Published: 15/03/2023 By ECAPSterling declined in early European trade against the dollar, away from a four-week high on active profit-taking. Investors are shunning risks ahead of the release of the official government budget for 2023 today, which will dictate government spending, expected income and borrowing levels, and financial targets. UK finance minister Jeremy Hunt is expected to announce an improving financial outlook and 30 billion pounds of additional funds for government spending to boost economic growth. However, the UK has the highest level of economic inactivity among G7 countries, due largely to long-term absenteeism and a rise in early retirement during the pandemic.
The Euro has been trying to hold its ground and received a mild boost yesterday after Reuters reported that the European Central Bank is set to stick with its plans to raise its key rates by 50-basis points at tomorrow’s meeting. According to this morning’s report, the ECB believes markets are calming, that inflation remains stubbornly high, and that their credibility would be damaged if they didn’t deliver a half-point rise. Moreover, the ECB source report also revealed that the central bank believes that inflation will still be significantly above target (2%) in 2024 and slightly above in 2025. That point was underlined by the publication of French inflation data for February, which were revised up to show a rise of 1.1% in prices last month, taking the annual rate of inflation in the Eurozone's second-largest economy back up to 7.3%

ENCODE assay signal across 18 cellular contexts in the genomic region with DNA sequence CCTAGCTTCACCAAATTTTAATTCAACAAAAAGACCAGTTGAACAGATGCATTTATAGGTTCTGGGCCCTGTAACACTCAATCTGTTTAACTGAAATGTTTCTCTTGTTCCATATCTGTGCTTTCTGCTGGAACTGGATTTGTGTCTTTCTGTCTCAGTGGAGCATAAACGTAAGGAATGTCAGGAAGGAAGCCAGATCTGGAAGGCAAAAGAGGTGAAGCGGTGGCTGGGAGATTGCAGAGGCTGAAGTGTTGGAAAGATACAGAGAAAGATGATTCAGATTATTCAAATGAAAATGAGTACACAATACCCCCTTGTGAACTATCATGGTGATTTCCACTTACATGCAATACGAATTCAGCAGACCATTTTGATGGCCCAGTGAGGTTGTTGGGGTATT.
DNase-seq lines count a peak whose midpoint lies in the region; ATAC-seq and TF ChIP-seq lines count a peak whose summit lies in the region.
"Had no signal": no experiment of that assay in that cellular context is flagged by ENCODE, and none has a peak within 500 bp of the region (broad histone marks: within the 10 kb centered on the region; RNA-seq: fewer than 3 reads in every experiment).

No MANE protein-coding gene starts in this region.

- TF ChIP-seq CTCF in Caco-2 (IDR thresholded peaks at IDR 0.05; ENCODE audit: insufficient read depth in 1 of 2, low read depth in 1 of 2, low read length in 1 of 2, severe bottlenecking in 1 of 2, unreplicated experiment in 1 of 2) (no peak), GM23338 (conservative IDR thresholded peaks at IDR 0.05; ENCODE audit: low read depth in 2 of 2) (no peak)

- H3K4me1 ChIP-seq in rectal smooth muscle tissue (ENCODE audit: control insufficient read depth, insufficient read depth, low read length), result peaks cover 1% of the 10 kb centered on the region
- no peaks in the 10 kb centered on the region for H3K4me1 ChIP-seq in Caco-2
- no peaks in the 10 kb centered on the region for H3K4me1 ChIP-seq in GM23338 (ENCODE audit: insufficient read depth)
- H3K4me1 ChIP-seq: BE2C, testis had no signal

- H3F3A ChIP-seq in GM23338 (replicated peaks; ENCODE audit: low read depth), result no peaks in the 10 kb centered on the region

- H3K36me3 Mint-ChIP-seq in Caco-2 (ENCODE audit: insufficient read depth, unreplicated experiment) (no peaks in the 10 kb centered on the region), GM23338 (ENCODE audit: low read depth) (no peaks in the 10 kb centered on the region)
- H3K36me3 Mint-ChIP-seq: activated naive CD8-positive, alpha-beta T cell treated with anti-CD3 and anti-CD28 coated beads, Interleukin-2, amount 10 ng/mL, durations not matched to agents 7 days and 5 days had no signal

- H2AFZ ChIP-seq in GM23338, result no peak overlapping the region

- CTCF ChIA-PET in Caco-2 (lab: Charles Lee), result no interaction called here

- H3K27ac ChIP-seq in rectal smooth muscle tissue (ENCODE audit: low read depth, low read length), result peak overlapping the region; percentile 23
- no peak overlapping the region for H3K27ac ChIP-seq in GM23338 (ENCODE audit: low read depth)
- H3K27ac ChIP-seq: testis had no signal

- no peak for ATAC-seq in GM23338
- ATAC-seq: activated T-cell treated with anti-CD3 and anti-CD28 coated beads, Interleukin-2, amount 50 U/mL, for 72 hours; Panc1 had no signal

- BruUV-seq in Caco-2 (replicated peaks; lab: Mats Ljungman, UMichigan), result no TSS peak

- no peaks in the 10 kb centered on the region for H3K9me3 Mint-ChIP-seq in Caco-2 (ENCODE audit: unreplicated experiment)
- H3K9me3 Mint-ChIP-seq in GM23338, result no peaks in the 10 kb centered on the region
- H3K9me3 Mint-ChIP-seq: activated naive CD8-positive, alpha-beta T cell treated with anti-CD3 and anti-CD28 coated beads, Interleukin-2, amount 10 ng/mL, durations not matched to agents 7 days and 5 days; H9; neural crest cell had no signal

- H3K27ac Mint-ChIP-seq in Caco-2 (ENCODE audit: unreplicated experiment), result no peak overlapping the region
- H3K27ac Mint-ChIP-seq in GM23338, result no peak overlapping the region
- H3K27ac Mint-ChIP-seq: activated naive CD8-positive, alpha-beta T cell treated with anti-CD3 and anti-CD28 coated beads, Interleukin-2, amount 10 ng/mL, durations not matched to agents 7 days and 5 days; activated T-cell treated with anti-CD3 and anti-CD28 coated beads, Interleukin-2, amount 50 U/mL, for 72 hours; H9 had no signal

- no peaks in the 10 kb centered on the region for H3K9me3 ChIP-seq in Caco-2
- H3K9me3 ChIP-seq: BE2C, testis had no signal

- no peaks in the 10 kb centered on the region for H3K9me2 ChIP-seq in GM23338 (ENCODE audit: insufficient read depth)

The dollar was up in early trading this morning as markets adjusted their view of the likely path for US interest rates in the wake of yesterday’s inflation report for February. The Bureau of Labour Statistics said the consumer price index rose by 0.4% in February, a slowdown from 0.5% in January. Moreover, the annual rate of inflation fell to 6% from 6.4% and is now down by one-third from its peak of over 9% in June last year. Even so, it remains at three times the Federal Reserve's targeted rate of 2% and gives the central bank little leeway in its battle to tame inflation. Investors appeared to take the print as being mild enough to remove any desire for a 50-basis point rate hike at its policy meeting next week. The market settled once again into a consensus that the Fed will raise interest rates by 25-basis points at its meeting next week. Failing to do so would likely be interpreted as panicking and as such, unlikely to restore confidence in the US banking sector.